Darling Monster: The Letters of Lady Diana Cooper to her Son John Julius Norwich 1939-1952, Chatto & Windus, 2013, 520pp.
Lady Diana Duff Cooper, “the most beautiful woman in England,” had a penetrating mind and brilliant pen, capable as few others of capturing a time, earlier in this century, when women considered the world laden with opportunity for fulfillment. She proved this with her famous seven-year performance in Max Reinhardt’s “The Miracle,” her able collaboration with her husband’s ambassadorship to France, her notable trilogy of memoirs.
Sir Alfred Duff Cooper was one of Churchill’s most stalwart friends and allies, serving loyally as WSC’s first wartime Minister of Information and then as his liaison to de Gaulle. The end of the war found him serving as British ambassador in Paris.
In 2013 their son John Julius (Lord Norwich) published Darling Monster, the correspondence between him and his mother. Excerpts of Lady Diana’s letters offer many wonderful views of Winston Churchill, whom she deeply admired throughout a lifelong friendship.
Diana on Winston
18 October 1940: “Papa [Duff Cooper] came home all right at about nine [after dining at Downing Street], as Winston dines at seven in a little blue sort of workman’s overall suit. He looks exactly like the good pig who built his house of bricks.”
19 February 1941: “Great excitement last weekend. We went to Ditchley where Winston was staying….Winston does nearly all his work from his bed. It keeps him rested and young….We had two lovely films after dinner —one was called Escape and the other was a very light comedy called Quiet Wedding. There were also several short reels from Papa’s Ministry. Winston managed to cry through all of them, including the comedy.”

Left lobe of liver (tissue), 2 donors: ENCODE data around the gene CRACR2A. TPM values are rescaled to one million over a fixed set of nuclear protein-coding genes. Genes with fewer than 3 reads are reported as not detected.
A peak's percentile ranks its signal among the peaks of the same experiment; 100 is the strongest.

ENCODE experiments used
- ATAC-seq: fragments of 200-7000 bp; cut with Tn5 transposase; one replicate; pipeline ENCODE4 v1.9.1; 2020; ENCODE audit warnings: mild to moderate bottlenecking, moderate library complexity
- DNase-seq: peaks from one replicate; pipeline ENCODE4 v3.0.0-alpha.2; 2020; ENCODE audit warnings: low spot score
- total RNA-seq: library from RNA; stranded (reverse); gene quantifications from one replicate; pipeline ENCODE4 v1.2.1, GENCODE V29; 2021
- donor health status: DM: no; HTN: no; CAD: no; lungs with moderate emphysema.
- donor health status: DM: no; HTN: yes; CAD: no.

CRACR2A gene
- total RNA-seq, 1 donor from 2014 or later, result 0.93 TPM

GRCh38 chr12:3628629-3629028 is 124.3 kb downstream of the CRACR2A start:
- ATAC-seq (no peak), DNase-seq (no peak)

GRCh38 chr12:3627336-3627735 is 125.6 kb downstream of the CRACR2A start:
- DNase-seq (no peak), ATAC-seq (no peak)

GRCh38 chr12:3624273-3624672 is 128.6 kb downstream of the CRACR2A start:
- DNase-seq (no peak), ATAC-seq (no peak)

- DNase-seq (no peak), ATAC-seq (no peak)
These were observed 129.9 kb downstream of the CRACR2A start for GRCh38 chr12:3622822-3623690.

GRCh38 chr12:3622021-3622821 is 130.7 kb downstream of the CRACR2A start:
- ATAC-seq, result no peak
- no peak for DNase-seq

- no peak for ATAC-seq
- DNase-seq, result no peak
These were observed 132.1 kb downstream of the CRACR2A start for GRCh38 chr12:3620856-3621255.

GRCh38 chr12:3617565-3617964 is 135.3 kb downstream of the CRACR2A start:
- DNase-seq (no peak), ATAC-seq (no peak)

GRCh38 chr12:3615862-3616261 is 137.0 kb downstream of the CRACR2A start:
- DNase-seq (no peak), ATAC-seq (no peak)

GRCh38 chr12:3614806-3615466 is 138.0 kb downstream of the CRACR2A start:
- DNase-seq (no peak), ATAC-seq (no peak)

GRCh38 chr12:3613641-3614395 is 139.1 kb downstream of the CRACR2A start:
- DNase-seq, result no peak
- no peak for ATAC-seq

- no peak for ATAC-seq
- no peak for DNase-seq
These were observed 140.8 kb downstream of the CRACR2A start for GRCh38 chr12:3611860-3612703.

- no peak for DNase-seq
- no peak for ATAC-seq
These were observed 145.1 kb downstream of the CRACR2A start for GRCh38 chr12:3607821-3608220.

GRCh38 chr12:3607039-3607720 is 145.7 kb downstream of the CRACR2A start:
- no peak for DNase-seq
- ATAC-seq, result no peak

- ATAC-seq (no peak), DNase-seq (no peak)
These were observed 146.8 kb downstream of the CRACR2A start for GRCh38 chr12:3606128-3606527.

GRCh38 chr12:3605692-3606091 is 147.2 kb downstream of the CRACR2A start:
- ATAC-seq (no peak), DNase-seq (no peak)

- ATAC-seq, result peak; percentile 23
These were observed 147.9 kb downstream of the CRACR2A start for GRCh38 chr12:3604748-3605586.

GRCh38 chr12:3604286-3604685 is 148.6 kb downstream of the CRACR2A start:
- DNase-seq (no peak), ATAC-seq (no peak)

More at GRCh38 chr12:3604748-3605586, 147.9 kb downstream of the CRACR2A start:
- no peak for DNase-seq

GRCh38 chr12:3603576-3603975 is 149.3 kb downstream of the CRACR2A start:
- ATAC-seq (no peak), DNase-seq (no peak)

9 January 1944: “There was our old baby in his rompers [boiler suit], ten-gallon cowboy hat and very ragged oriental dressing gown, health, vigour and excellent spirits.”
13 January 1944 (at a picnic): The Colonel [Churchill’s codename] is immediately sat on a comfortable chair, rugs are swathed round his legs and a pillow put on his lap to act as table, book-rest, etc. A rather alarming succession of whiskies and brandies go down….[Churchill then insisted on descending the gorge, and had to be heaved up with a rope.] Clemmie said nothing, but watched him with me like a lenient mother who does not wish to spoil her child’s fun.”
14 November 1944, Paris: The first night we dined…with the Duckling [WSC] at the Quai d’Orsay. It was rather boring. Clemmie was sleepy and Winston as difficult as he always is until the champagne has warmed him….but after the feast, in the Napoleon III salon, with English [Scotch!] whisky dropping on the exquisite Savonnerie carpet, his old magic took charge of us all as he weaved his slang and his pure English into a fantastic pattern.”
Diana on Duff
Lady Diana was a worldly woman who took no notice of Duff’s many affairs: “Why should I mind if they made him happy? I always knew: they were the flowers, I was the tree.”
She left her son with practical advice (31 December 1957): “Drink less for your health and looks and charm’s sake, beware of unclean whores, love your mother and sleep deep.”
Her “Winston and Clementine,” first published in The Atlantic just after WSC’s death, was as fine a tribute to the Churchill marriage as we are likely to encounter.
Diana and Duff were two bright lights of the Churchill era. It is a joy to read their correspondence (A Durable Fire: The Letters of Duff and Diana Cooper 1913-1950 (London and New York 1983, edited by their granddaughter Artemis), if only to preserve such writing as this, Diana to Duff in the trenches, 1918:
“It is I that must read [our letters] to the envious young—flauntingly, exultantly —and when they hear yours they’ll dream well that night, and waking crave for such a mythical supreme lover and regret that they are born in the wrong age—as once I did before I saw your light, crying for Gods and wooers…”
Shortly after they met, Duff wrote to Diana: “Bores with God’s help we will never be.” They weren’t.